A former Ohio sheriff’s deputy was indicted on murder charges Thursday in the fatal shooting of a 23-year-old Black man last year that led to large-scale protests against police brutality.
Franklin County Sheriff’s Deputy Jason Meade shot and killed Casey Goodson Jr. in Columbus on December 4, 2020, as Goodson was trying to enter his home with a Subway sandwich.
A grand jury indicted Meade, a 17-year veteran of the sheriff’s office, on two counts of murder and one count of reckless homicide in the shooting.
Meade was working for the US Marshals Service Fugitive Task Force looking for violent offenders at the time, Columbus police have said, adding Goodson was not the person being sought by the task force.
The US Marshal for the Southern District of Ohio told reporters last year the fugitive task force was wrapping up an unrelated investigation when a deputy saw a man “driving down the street waving a gun.” The man was confronted by the deputy before the man “allegedly started to pull a gun and the officer fired,” Peter Tobin said.
Columbus police have said Meade reported seeing a man during the time of the task force operation in the city and was investigating the situation when reportedly there was a verbal exchange between Goodson and the deputy.
Goodson was a concealed carry permit holder in Ohio and was legally armed at the time of the shooting, according to police.
Meade left the sheriff’s office in July on disability retirement, Franklin County Sheriff Dallas Baldwin said in a statement.
Baldwin released a statement after the grand jury indicted Meade, saying he has “reminded my staff that while everyone is presumed innocent until proven guilty, the standards for being a Franklin County Sheriff’s Deputy must be even higher than that of our criminal justice system.”
“As law enforcement officers we must meet this higher standard because of the immense trust we ask the community to place in us,” the statement continued. “It’s vital to maintain that trust, which is why I’ve tasked members of my staff to review the facts from the independent investigation when we’re able to fully access them and determine how this agency can best learn from this tragedy.”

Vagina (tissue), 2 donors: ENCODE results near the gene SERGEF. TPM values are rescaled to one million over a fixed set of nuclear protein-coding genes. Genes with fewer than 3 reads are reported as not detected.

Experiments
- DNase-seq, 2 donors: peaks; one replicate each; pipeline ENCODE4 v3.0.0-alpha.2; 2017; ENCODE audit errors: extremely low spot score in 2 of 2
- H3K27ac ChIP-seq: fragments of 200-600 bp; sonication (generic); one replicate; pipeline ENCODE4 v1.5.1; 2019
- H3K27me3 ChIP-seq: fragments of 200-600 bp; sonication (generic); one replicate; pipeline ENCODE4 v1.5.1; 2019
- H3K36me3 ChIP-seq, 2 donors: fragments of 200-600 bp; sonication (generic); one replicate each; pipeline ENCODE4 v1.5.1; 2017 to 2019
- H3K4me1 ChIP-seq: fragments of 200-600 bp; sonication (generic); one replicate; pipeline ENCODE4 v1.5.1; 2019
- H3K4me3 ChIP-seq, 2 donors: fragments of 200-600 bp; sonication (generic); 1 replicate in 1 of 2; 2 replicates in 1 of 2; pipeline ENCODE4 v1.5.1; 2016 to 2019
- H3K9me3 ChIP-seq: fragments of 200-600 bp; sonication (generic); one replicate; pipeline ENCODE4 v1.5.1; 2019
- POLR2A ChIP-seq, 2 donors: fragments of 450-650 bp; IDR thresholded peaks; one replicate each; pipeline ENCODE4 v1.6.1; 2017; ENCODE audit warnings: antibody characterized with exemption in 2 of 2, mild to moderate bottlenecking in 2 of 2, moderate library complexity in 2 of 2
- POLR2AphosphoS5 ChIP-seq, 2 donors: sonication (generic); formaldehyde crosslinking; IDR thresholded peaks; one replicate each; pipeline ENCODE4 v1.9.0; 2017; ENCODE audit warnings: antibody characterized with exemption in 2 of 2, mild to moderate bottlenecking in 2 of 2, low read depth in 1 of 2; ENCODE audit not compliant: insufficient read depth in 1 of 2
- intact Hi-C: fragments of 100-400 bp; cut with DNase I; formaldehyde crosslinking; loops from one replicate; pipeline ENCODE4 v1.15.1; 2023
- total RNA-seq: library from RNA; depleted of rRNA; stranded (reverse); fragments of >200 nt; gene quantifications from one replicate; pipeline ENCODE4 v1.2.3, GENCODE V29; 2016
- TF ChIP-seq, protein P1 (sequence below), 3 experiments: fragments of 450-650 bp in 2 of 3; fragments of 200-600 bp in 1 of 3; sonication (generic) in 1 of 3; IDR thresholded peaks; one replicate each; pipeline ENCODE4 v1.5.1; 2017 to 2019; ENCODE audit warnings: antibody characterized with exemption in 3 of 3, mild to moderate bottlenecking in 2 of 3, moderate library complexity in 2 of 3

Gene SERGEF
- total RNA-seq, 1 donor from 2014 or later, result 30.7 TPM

Meade’s attorneys released a statement in response to the indictment, saying, “What we all need to remember is just like Casey Goodson’s family has demanded justice, so does Jason Meade and his family. We intend to litigate this case in a manner to ensure that all stones are turned over and Jason gets the process he’s due.”
Mark Collins, an attorney for Goodson’s family, said a news conference Thursday that “this road has been long, this road has been hard. I cannot begin to tell you what this family has gone through over this past year, but I can tell you that they have shown resiliency, they have shown extreme courage in the face of dire circumstances.”
Collins said “this journey is not over,” adding, “The ultimate endgame is a conviction in the murder of Casey Goodman.”
Tamala Payne, Goodson’s mother, said at the news conference she wants “a conviction and a life sentence” in her son’s death.
Moments after the shooting last December, Sharon Payne, Goodson’s grandmother, told a 911 dispatcher she found her grandson lying in a doorway after hearing gunfire and she did not know who shot him, according to a recording obtained by CNN from the Columbus Division of Police.
Police said no other officers witnessed the shooting, no civilian eyewitnesses identified and there is no body camera footage because Franklin County Sheriff’s task force officers were not equipped with body cameras at the time.
An official autopsy report released in March by attorneys for Goodson’s family shows Goodson was shot in the torso six times from behind. His cause of death was determined to be gunshot wounds of the torso and the manner of death to be homicide, according to the Franklin County Coroner’s Office report.
Meade’s attorneys said that after the incident, Meade “continued to cooperate with law enforcement throughout this investigation and submitted a statement to law enforcement. Additionally, he remained on scene to complete a walk-through of the scene with the investigating agencies, and answered their questions concerning his distance from Mr. Goodson when he fired his weapon.”
The Franklin County prosecutor, Gary Tyack, appointed two special prosecutors in June to assist in the case. The Columbus Division of Police led the investigation into the shooting and the US Attorney’s Office for the Southern District of Ohio also opened a civil rights investigation.
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